The 2026 World Cup is to take place in venues across the United States, Canada and Mexico.
The joint bid for the tournament was announced in 2017 and beat the only other challenger, Morocco, the following year.
An initial list of 45 venues in 41 cities has been cut to 23 venues, each in their own city or metropolitan area.
In June 2020, the final selection of 16 host cities for the tournament will be made with 10 in the USA and three each in Canada and Mexico. The six Canadian and Mexican venues have already been confirmed.
From as far north as Edmonton, Alberta to as far south as Mexico City, the tournament is set to be a wide-ranging one.
But which cities are still in the mix, and which stadiums will the World Cup be played in? Goal explains all.
There are 17 arenas being considered in the USA, to be cut to a final list of 10.
The current biggest stadium – expansions notwithstanding – of the remaining 23 is the 92,000-seater Rose Bowl in Pasadena, north-east Los Angeles.
The Rose Bowl already has a proud football history having hosted the 1994 World Cup final and the 1999 Women’s World Cup final, as well as the 1984 Olympic gold medal match.
Currently smaller in size but expandable past 100,000 seats is the AT&T Stadium in Dallas, a retractable-roof stadium which is home to NFL side Dallas Cowboys.
There are two further stadiums over the 80,000-seater mark in the US portion of the bid; the MetLife Stadium in New York City, and the FedExField in Washington D.C.
When opened in 2010, the MetLife was the most expensive stadium ever built, while in recent years the FedExField has been a regular venue for International Champions Cup matches.
One of the more striking stadiums on the list is the Mercedes-Benz Stadium in Atlanta, home of MLS Eastern Conference runners-up Atlanta United and the Atlanta Falcons NFL side. The stadium opened as recently as 2017, with work on the retractable roof finishing the following year.
However, there are still four more American stadiums which currently beat it in terms of capacity.
With the Atlanta ground currently holding 71,000, the Kansas City Arrowhead Stadium holds 76,416 and the Empower Field at Mile High, Denver holds 76,125.
Houston’s 71,795-seater NRG stadium was the first in the NFL to have a retractable roof, while the Baltimore Ravens’ 71,006-seater M&T Bank Stadium also hosts university lacrosse alongside its various American football events.
The CenturyLink Field, another of the more unique-looking stadiums in the running, is home to 2019 MLS Cup champions the Seattle Sounders. In 2014, the crowd there was clocked at an incredible 137.6 decibels – breaking their own world record for the loudest crowd noise at an outdoor stadium.
While both currently accommodate below the 70,000 mark, both the Nissan Stadium in Nashville and the Levi’s Stadium in San Francisco are expandable to 75,000 seats.
That leaves four more stadiums in the US selection; the Gillette Stadium in Boston, Paul Brown Stadium in Cincinnati, Hard Rock Stadium in Miami, and the Camping World Stadium in Orlando.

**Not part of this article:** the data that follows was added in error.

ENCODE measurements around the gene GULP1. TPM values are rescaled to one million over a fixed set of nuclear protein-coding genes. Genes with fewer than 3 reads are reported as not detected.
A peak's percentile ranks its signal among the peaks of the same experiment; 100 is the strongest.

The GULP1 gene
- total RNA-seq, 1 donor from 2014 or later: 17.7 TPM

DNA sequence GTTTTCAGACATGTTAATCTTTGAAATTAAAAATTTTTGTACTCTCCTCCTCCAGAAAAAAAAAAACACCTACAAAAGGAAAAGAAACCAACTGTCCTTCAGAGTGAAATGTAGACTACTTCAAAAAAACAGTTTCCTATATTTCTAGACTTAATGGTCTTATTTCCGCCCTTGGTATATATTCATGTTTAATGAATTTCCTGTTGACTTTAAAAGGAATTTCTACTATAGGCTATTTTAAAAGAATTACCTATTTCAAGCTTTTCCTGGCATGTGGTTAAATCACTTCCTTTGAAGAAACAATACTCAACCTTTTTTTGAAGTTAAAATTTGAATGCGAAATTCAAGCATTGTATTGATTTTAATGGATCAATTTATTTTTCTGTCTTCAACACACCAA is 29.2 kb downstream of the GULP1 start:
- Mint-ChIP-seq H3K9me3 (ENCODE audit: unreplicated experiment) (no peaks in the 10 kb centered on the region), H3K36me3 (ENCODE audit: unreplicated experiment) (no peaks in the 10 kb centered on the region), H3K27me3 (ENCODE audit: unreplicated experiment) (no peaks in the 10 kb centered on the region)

The three host venues in Mexico have already been decided.
Mexico City’s Azteca Stadium is one of the most historic football venues in the world, the first stadium to host two World Cup finals – in 1970 and 1986.
The Azteca has recently been renovated, leading to a reduced capacity which still hits 87,000.
Two legendary World Cup moments are commemorated at the Azteca. Diego Maradona’s ‘Goal of the Century’ – and indeed the 'Hand of God' – was scored there against England in 1986, 16 years after Italy’s 4-3 win over West Germany in the ‘Game of the Century’ in the 1970 semi-final.
The Estadio BBVA in Monterrey is already a viral favourite, its scenic mountainous surroundings likely to make it popular among World Cup photographers.
It was opened in 2015 and has already been expanded since, meaning it now holds 53,500 fans.
The smallest of the three Mexican venues is the 46,232-seater Estadio Akron in Guadalajara.
Home to Chivas, one of Mexico’s most successful clubs, the stadium used to draw criticism for its artificial turf pitch but has now had natural grass since 2012.
As with Mexico, the three Canadian venues for the tournament are already confirmed.
The largest of the trio is the stunning Olympic Stadium in Montreal, with a current capacity just over 61,000.
The Olympic Stadium is expected to add a retractable roof before 2026, and has already hosted a number of Women’s World Cup matches and a Concacaf Champions League final.
The Commonwealth Stadium in Edmonton, Alberta holds more than 55,000 people and was built as the primary venue for the 1978 Commonwealth Games.
Considerably smaller is the BMO Field in Toronto. Currently holding 30,000, its capacity is expected to rise by around 50 per cent by 2026.
Used as the venue for more than one MLS Cup final, it is home to Toronto FC, a club known for their boisterous fan culture.